Posted by: ecodestination | January 23, 2009

Banyan Tree Residences Mayakoba is on its way

“Banyan Tree concept is having the guests and owners feel as if they are in the nature, in the surrounding habitat, and not within human built structures.”

“Banyan Tree concept is having the guests and owners feel as if they are in the nature, in the surrounding habitat, and not within human built structures.”

The residences are being finished and people will be moving in next month. Some of the villas are on sale right now, striving to ensnare the rich and fashionable elite. There will also be a resort.

Since its inception 14 years ago, Banyan Tree has won 400 awards that “reflect Banyan Tree’s sustainable growth and expansion.”

Banyan Tree has residences and hotels spread across the globe and particularly in China. These
Developments are known for its opulent and luxurious style. Their goal here is to “create an intimate, ecological haven” comprised of 132 villas (50 of them being sold to investors). Each villa will have its own 240-600 sq. ft. pool, roomy outdoor terrace, and sundeck, because “at Banyan Tree we create emotional experiences for our guests.”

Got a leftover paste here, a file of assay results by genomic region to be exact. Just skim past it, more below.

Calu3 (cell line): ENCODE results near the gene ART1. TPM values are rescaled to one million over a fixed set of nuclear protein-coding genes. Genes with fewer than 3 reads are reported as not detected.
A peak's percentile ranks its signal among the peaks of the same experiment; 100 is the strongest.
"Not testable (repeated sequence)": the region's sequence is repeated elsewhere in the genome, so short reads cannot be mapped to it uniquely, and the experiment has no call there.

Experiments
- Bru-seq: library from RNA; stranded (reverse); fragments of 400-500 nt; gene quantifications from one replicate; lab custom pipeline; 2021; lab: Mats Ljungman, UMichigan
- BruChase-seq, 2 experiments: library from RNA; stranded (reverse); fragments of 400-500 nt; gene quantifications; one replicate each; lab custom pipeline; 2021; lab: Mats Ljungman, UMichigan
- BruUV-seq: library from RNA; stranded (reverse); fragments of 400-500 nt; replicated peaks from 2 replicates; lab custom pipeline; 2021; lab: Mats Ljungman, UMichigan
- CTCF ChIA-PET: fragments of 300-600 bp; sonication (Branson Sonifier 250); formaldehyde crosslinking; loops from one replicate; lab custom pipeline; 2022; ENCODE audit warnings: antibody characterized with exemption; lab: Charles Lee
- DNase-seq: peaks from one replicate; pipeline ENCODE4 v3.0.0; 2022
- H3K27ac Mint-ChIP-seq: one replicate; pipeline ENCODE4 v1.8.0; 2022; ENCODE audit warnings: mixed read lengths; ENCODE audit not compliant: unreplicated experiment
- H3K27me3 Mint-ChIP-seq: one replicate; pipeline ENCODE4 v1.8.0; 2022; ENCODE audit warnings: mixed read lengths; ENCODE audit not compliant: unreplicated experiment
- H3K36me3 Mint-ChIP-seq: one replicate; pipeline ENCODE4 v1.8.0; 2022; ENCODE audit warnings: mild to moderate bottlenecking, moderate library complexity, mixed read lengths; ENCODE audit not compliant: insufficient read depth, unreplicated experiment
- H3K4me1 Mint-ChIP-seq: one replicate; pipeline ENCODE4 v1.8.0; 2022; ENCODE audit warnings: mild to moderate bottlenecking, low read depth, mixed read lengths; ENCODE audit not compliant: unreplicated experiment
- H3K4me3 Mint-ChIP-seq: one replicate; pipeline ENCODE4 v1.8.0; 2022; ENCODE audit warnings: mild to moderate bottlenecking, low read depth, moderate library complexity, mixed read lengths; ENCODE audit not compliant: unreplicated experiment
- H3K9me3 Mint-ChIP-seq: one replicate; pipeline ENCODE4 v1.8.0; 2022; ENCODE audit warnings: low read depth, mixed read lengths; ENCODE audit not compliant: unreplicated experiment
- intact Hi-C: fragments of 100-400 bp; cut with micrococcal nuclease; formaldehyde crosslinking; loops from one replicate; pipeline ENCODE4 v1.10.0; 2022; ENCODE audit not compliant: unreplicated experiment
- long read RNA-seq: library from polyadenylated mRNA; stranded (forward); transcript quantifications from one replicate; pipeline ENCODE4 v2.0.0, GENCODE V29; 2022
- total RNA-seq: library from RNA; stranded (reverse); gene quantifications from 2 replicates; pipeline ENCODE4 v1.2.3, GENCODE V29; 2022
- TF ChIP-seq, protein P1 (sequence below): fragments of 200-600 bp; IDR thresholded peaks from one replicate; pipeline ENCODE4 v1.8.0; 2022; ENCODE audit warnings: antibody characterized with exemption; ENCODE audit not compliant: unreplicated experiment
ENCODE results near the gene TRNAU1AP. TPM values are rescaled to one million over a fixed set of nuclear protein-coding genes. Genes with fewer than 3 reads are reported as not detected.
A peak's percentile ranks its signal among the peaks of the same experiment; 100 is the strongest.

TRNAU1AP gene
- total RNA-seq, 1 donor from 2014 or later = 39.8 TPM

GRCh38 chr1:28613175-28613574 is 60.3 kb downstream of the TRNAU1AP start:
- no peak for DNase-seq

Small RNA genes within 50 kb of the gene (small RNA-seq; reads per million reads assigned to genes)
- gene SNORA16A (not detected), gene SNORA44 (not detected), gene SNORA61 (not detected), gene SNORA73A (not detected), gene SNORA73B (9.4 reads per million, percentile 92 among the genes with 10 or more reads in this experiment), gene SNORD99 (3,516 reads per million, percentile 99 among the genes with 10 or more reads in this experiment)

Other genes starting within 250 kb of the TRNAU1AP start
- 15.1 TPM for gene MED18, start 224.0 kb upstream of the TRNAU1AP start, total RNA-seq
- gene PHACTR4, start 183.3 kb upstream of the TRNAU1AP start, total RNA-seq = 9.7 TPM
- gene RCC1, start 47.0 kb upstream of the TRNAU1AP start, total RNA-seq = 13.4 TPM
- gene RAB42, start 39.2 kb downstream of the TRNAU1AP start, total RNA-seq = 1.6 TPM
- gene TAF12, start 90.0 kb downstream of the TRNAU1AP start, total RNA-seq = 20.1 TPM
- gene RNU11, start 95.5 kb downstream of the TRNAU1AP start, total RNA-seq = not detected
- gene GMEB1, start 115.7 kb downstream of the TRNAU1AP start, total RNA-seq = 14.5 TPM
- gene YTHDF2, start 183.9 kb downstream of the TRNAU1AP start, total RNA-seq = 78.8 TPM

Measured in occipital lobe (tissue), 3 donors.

The Eco in Banyan Tree Mayakoba

Banyan Tree Mayakoba has integrated ecologists and biologists to its staff to ensure the surrounding ecosystems—composed of the beach, lagoons, and mangrove jungles—are preserved despite their intrusion into the land. “Each property minimizes the impact on the ecology and is dedicated to carrying out local community development,” reads one of its websites.  But I wonder.

No details have been offered as to their sewage treatment or how they plan to educate their guests to recycle and dispose of their waste, among other issues. Their championship PGA TOUR event golf course, though, “bears the Audubon International certification for environmental stewardship and awareness.” Does this mean no phosphates are released into the ecosystem? Not necessarily, although I hope so.

I’m probably just being paranoid. I just find it hard to believe everything I read these days, particularly when details are missing and especially when big companies are involved.



  1. I thaught that banyan tree`s grew above underground rivers in Quintana Roo? Golf course development in this location is dangerous.
    I saw a photo of the PGA champion holding a trophy on one of the holes at the Cameleon mayakoba classic he stood in front of a cenote located in the middle of the fairway. I thaught to myself this must be why they are known as water hazards within the sport.

    Another discrace to the local environment from foriegners in the Mayan Riviera.

    More of the same in the post by the looks of it with the Spanish giants Bahia Principe jumping on the golf train extending their modest 3500 room complex by building 32 holes within the Aktun chen cave system.

    what next !


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